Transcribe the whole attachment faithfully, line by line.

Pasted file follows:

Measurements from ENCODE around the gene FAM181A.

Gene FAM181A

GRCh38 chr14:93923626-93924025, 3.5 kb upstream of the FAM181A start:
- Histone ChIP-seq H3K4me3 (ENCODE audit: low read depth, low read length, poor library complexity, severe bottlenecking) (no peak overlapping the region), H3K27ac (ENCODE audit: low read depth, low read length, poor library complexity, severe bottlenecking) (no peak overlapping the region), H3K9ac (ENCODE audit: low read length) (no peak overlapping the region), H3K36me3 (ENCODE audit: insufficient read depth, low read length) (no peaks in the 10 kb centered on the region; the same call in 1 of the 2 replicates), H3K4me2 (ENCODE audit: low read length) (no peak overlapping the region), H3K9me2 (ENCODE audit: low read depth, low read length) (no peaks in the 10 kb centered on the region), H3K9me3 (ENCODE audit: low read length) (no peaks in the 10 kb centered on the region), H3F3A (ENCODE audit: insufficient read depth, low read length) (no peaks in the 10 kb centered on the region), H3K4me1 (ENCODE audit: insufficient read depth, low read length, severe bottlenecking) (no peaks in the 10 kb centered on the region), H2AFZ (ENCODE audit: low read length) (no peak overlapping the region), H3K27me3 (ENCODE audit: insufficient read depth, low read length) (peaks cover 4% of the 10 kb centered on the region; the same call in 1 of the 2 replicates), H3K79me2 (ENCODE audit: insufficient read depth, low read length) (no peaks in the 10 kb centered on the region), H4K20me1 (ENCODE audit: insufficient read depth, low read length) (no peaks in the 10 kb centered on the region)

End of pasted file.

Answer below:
Measurements from ENCODE around the gene FAM181A.

Gene FAM181A

GRCh38 chr14:93923626-93924025, 3.5 kb upstream of the FAM181A start:
- Histone ChIP-seq H3K4me3 (ENCODE audit: low read depth, low read length, poor library complexity, severe bottlenecking) (no peak overlapping the region), H3K27ac (ENCODE audit: low read depth, low read length, poor library complexity, severe bottlenecking) (no peak overlapping the region), H3K9ac (ENCODE audit: low read length) (no peak overlapping the region), H3K36me3 (ENCODE audit: insufficient read depth, low read length) (no peaks in the 10 kb centered on the region; the same call in 1 of the 2 replicates), H3K4me2 (ENCODE audit: low read length) (no peak overlapping the region), H3K9me2 (ENCODE audit: low read depth, low read length) (no peaks in the 10 kb centered on the region), H3K9me3 (ENCODE audit: low read length) (no peaks in the 10 kb centered on the region), H3F3A (ENCODE audit: insufficient read depth, low read length) (no peaks in the 10 kb centered on the region), H3K4me1 (ENCODE audit: insufficient read depth, low read length, severe bottlenecking) (no peaks in the 10 kb centered on the region), H2AFZ (ENCODE audit: low read length) (no peak overlapping the region), H3K27me3 (ENCODE audit: insufficient read depth, low read length) (peaks cover 4% of the 10 kb centered on the region; the same call in 1 of the 2 replicates), H3K79me2 (ENCODE audit: insufficient read depth, low read length) (no peaks in the 10 kb centered on the region), H4K20me1 (ENCODE audit: insufficient read depth, low read length) (no peaks in the 10 kb centered on the region)